Andrew D. Seidman, MD: Before we go to the next polling question, there have been several questions relating to interstitial lung disease [ILD]. We heard about a patient who’s a smoker, but her PFT [pulmonary function test] was still preserved, and the therapeutic option was to choose trastuzumab deruxtecan. Do you guys ever think about performing PFTs in patients where you have some concern about pulmonary reserve? Do you get pulmonary consultations? Is there a PFT parameter that might influence your choice of therapy? Aditya, do you want to lead with that?

Aditya Bardia, MD, MPH:I would say all of the above. If there’s a patient I’m concerned about, and we do this in clinical trial as well, it’s reasonable to get the PFT, and particularly looking at the diffusing capacity because that is what can be impacted by T-DXd, or trastuzumab deruxtecan, and getting pulmonary consult is very reasonable. The key in someone who has some problem with the lung or who you’re worried about, is close monitoring. We see clearly that in DESTINY-Breast01 where the team was not that accustomed to looking for ILD, as opposed to DESTINY-Breast03 where this was an adverse effect that was closely monitored, you can see a difference in terms of incidence of grade 4, grade 5 toxicity. In a patient who’s on trastuzumab deruxtecan, when they get their restating scans, you’re not just looking at disease control, but you’re also looking at early signs of interstitial lung disease. If present, you can intervene early.

Andrew D. Seidman, MD: That’s a great way to transition to our final polling question, and then we’re going to kind of wrap up with a high-level view from each of you about sequencing, and then perhaps a discussion about supportive care, quality of life, and toxicity management. The fifth polling question is somewhat ideological perhaps, and it certainly can be evidence-based. When do you use the most active regimen in your patients? Do you choose to go strong and go early, so up front as early as indicated? If you have a differentiation between regimens, are you inclined to start with the most active regimen, or are you more inclined to save it for a later line? It’s an interesting question, not just for breast cancer, but in the approach to other malignancies as well. Some of you might have algorithmic thinking in terms of clinical trial data that have emerged. Some might think about this more based on tumor kinetics, but so far, we have unanimity here as the responses come in. There’s always going to be somebody brave who doesn’t agree with the first 21 users, so you don’t all have to jump on the bandwagon. So far we’ve got a strong preference to lead with your best foot, using your most active regimen as early as possible. Ruta, why don’t you lead with that? Is this your approach in HER2+ breast cancer? You want to lead with your most active regimen, and then maybe the second batter in the lineup should also have an excellent batting average? How do you think about this?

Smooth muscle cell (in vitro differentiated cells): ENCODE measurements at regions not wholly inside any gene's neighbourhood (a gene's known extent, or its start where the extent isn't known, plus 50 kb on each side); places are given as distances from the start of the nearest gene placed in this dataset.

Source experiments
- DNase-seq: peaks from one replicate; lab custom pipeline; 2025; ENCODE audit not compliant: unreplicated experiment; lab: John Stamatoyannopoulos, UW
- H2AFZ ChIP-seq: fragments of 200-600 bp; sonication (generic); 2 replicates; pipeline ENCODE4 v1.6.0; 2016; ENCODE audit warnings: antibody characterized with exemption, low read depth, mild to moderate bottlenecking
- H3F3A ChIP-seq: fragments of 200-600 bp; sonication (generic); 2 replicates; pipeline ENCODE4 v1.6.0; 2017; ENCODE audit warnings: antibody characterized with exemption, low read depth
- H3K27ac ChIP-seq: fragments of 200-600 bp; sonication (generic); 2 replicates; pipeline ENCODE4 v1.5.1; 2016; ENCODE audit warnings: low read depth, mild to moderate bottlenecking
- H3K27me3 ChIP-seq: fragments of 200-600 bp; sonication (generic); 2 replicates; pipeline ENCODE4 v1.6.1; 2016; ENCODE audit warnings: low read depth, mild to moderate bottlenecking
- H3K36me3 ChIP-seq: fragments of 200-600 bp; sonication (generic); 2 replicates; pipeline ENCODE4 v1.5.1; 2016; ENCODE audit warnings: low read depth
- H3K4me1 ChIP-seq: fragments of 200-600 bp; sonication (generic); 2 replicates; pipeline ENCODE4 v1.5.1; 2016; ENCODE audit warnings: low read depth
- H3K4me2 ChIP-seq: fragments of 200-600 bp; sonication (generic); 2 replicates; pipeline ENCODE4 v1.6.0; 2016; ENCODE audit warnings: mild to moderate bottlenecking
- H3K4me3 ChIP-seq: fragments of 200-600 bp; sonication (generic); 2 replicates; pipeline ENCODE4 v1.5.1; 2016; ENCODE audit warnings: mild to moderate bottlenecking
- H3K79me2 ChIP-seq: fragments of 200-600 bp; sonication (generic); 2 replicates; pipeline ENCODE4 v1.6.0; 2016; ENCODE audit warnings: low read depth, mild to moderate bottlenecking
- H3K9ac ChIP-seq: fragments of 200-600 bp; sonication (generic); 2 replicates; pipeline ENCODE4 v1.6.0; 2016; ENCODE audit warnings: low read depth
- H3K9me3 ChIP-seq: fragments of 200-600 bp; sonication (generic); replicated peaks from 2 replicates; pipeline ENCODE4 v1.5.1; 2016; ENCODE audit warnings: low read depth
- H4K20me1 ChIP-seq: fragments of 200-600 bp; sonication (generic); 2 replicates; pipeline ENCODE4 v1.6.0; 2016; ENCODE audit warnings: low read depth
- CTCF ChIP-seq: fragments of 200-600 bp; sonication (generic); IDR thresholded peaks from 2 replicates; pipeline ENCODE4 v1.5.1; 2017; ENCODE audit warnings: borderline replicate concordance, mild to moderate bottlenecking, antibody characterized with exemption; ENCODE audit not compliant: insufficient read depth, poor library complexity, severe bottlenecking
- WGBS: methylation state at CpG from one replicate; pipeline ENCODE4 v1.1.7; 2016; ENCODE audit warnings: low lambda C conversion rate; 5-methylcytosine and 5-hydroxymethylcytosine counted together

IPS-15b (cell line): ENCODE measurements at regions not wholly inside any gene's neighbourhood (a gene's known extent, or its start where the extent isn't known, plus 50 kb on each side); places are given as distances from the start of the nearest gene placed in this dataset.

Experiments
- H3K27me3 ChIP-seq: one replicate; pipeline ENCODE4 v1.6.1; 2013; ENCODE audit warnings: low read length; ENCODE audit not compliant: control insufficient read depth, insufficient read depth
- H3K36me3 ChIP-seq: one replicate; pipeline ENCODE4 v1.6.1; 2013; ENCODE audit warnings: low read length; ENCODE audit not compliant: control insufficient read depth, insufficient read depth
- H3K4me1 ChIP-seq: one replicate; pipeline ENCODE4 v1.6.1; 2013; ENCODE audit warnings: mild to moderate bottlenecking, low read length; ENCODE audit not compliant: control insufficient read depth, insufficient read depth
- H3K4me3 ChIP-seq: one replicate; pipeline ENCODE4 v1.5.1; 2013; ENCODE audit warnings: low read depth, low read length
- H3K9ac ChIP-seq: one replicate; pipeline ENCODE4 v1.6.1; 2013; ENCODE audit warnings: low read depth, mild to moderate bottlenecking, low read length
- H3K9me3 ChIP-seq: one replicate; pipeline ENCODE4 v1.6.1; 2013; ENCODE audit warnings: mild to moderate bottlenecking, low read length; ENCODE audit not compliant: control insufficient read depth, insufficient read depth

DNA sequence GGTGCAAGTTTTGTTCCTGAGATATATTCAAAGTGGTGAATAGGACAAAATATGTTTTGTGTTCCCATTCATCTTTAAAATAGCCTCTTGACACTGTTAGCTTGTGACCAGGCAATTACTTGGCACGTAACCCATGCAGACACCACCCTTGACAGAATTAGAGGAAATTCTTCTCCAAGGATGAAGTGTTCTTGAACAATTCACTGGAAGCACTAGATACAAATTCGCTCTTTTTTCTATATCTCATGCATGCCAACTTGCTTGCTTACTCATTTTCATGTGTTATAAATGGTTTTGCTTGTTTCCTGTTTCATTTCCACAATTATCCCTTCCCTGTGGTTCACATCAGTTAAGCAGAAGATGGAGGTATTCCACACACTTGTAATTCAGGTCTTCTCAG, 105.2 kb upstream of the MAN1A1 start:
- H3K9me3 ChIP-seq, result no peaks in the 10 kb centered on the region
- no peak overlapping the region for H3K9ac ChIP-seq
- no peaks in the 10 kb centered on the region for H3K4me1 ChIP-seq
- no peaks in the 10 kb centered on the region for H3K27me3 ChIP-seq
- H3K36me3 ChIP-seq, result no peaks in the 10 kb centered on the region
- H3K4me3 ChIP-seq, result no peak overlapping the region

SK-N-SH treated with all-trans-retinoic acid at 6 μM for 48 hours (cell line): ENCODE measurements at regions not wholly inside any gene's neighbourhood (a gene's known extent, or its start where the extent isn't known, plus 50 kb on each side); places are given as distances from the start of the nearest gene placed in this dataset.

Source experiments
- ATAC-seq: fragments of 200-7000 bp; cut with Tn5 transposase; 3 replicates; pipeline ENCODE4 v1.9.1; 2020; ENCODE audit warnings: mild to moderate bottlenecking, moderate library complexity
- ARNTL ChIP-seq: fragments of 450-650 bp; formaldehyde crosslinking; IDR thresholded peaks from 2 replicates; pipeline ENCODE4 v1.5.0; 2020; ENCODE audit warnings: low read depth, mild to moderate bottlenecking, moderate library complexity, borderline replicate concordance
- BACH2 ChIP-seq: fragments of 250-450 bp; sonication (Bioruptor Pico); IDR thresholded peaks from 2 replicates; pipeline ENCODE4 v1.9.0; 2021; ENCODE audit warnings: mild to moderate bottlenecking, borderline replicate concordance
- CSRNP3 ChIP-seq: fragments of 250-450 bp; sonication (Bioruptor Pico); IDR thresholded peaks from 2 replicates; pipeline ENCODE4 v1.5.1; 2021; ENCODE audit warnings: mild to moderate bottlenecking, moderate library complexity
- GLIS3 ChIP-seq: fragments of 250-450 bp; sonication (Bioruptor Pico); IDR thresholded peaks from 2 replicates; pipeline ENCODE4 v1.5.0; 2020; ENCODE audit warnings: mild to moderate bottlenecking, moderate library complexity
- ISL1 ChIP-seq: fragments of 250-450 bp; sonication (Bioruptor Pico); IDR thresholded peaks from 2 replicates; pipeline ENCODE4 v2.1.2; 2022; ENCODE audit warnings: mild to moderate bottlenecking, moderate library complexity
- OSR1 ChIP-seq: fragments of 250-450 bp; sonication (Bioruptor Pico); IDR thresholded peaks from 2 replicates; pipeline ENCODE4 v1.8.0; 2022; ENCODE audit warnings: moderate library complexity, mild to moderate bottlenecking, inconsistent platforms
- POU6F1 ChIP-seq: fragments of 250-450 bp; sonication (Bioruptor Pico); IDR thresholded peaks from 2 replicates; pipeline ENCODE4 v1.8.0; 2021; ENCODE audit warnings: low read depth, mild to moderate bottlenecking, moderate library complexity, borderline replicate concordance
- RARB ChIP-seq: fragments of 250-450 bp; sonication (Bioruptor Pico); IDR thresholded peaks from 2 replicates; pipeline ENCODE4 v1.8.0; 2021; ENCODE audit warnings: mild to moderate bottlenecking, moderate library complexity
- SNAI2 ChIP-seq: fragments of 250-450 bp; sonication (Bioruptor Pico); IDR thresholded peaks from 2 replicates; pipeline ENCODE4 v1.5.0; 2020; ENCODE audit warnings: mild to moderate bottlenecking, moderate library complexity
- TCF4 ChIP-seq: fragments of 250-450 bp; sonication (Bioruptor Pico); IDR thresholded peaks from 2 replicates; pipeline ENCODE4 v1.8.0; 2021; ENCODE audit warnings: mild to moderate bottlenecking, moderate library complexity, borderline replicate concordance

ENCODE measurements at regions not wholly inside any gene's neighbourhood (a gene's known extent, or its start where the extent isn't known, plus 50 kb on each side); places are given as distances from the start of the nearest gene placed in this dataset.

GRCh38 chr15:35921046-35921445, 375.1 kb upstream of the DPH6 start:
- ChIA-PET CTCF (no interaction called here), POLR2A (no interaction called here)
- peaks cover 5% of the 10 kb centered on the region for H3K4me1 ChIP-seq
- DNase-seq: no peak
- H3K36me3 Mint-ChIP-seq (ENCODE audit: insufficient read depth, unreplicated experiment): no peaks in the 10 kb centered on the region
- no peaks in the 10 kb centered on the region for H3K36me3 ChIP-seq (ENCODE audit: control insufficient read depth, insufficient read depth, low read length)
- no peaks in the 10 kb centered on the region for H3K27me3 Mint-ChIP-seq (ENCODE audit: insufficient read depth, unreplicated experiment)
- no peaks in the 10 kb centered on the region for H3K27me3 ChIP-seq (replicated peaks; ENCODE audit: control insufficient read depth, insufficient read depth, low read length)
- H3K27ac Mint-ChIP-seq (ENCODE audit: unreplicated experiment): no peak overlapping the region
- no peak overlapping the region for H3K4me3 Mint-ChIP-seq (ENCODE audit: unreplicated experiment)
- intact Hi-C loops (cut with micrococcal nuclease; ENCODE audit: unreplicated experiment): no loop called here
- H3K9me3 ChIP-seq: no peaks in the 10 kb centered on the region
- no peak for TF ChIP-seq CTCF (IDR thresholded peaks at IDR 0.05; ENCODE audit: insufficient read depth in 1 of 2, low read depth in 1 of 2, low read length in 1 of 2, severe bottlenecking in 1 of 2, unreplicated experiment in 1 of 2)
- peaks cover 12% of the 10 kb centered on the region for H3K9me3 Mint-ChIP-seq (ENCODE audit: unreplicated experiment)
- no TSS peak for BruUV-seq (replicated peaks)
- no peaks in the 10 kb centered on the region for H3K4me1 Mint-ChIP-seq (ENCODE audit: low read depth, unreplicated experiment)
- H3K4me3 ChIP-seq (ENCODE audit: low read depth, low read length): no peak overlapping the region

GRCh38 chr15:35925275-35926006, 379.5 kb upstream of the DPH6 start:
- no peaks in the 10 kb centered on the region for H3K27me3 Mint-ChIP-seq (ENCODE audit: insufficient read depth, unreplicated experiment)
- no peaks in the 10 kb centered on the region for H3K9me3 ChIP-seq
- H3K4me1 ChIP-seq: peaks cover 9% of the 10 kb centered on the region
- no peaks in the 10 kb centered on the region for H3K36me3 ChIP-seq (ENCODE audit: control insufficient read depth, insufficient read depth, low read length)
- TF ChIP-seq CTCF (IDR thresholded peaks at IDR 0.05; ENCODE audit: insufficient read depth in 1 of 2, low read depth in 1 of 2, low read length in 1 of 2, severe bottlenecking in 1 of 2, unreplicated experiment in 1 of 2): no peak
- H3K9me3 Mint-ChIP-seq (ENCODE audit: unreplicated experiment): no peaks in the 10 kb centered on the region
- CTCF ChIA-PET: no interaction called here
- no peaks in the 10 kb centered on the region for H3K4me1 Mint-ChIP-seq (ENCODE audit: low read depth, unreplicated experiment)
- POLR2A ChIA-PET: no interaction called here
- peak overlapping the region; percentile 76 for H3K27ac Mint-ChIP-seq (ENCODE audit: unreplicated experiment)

Ruta Rao, MD:Yes, absolutely. I would also choose A, to lead with the most active regimen up front. I think we’ve seen both from the CLEOPATRA trial with the significant improvement in overall survival, and even in the DESTINY trial now with a significant improvement in progression-free survival, that these patients can do really well for a long time, especially when we give them our most active regimens first.

Andrew D. Seidman, MD: Does anybody disagree with the 100%, or can we move on?

Mark Pegram, MD:The other point to make Andy is that if you look at data on what fraction of patients move from first line to second line to third line, etc, in an academic center, there’s about a 10% drop line by line, where patients drop out and no longer have ability to take further treatment. In the community, it’s probably double that based on claims data. If you’re going to save your best drug for a rainy day, that rainy day may never come because the patient may get too sick from their underlying disease to ever have the opportunity to take the best treatment available. That’s another reason why it’s wise to use your best drugs first.

Transcript edited for clarity.